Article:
Editor's note: David Frum, a CNN contributor, is a contributing editor at Newsweek and The Daily Beast. He is the author of eight books, including a new novel, "Patriots," and a post-election e-book, "Why Romney Lost." Frum was a special assistant to President George W. Bush from 2001 to 2002.
By David Frum, CNN Contributor
(CNN) - Massacres such as Newtown are horrifying and heart-rending. They are also nothing like the typical American gun murder.
The typical murder has one victim, not many. The typical murder is committed with a handgun, not a rifle. And in the typical murder, both the perpetrator and the victim are young black men. Blacks are six times as likely as whites to be the victim of a homicide. Blacks are seven times as likely to commit a homicide.
The horrifying toll of gun violence on black America explains why black Americans are so much more likely than whites to favor gun control.
Conversely, fears of being victimized by violence explain why so many white Americans - especially older and more conservative white Americans - insist on the right to bear arms in self-protection. They see gun violence as something that impinges on them from the outside. They don't blame guns for gun violence. They blame a particular subset of the population. And they don't see why they should lose their right because some subset of the population abuses theirs.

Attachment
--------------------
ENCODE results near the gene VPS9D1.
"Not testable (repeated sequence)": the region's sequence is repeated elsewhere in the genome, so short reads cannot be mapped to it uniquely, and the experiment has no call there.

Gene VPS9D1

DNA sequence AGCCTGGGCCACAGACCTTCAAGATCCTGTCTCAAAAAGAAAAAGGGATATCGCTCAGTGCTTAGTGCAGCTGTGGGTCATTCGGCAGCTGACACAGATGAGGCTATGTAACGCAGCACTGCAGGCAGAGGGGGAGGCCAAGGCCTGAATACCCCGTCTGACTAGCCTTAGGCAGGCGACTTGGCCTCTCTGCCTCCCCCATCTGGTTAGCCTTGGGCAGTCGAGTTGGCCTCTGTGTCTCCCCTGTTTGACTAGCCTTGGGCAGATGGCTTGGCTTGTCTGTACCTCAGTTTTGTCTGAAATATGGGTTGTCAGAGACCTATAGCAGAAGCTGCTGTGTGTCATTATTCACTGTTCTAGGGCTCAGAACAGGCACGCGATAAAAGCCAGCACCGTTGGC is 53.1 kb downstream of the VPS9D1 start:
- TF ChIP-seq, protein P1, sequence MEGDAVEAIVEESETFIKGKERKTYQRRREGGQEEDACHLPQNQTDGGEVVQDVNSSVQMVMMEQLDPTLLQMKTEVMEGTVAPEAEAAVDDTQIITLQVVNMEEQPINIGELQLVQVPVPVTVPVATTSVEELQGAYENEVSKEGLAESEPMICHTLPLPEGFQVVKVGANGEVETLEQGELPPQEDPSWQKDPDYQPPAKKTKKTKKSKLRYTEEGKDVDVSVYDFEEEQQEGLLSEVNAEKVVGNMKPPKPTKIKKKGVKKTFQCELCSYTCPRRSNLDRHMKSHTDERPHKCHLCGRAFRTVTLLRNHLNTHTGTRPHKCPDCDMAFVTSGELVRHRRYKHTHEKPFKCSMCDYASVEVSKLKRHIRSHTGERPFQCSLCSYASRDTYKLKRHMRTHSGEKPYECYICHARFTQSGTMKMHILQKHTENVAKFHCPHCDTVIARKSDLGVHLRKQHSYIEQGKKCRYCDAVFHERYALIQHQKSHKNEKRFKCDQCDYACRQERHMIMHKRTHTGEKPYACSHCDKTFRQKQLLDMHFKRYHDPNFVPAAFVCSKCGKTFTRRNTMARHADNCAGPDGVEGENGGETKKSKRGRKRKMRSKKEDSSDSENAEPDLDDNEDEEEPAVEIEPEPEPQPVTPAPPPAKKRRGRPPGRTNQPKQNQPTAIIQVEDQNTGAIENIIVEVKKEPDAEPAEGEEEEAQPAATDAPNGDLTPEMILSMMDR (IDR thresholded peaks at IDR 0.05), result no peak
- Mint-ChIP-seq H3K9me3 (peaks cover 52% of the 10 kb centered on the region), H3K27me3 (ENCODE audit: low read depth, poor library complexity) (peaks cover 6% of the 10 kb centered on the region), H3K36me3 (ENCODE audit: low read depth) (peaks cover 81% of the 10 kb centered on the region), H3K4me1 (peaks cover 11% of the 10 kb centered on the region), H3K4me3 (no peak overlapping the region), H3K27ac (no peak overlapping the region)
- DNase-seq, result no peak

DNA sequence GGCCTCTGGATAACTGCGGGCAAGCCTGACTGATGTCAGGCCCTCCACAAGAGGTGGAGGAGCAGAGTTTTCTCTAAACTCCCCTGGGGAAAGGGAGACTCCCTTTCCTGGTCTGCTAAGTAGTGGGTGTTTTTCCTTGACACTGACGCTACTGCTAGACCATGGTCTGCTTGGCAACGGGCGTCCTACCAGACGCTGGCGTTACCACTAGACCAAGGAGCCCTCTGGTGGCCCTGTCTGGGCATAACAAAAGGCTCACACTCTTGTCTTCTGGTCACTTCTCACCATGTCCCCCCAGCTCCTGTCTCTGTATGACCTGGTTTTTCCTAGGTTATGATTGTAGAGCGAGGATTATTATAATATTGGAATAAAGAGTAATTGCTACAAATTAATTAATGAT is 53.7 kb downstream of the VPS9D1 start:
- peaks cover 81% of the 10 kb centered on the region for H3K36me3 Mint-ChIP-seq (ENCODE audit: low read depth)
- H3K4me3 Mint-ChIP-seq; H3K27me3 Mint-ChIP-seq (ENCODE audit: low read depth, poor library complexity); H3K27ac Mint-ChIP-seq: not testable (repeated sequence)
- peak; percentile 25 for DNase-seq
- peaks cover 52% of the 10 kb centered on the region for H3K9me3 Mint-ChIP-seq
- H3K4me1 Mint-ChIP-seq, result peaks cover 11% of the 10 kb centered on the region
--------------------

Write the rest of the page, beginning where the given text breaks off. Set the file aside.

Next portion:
(CNN) - "Boarding for Harvey Milk San Francisco International Airport."
Civil rights activist Stuart Milk can imagine the impact of that airport announcement on the scared young people he's met in the United Arab Emirates and other countries around the world, where gay people live in fear for their lives.
Stuart Milk's uncle Harvey Milk, a San Francisco supervisor, was one of the first openly gay politicians in the United States when he and San Francisco Mayor George Moscone were killed by former supervisor Dan White at City Hall in 1978.
"San Francisco has 9 million international passengers and about 40 million passengers total passing through annually, and (this name change) sends an important message of societal change," said Stuart Milk, co-founder of the Harvey Milk Foundation.
The name change could become a reality if a San Francisco lawmaker has his way.
David Campos, an openly gay Latino member of the San Francisco Board of Supervisors, plans to introduce legislation Tuesday to make naming the city's airport after Milk possible.
The supervisor sees the likelihood of U.S. Supreme Court rulings later this year on cases getting at "the core of whether or not members of the LGBT community will have equal treatment under the law" as a prime time to initiate the tribute to Milk.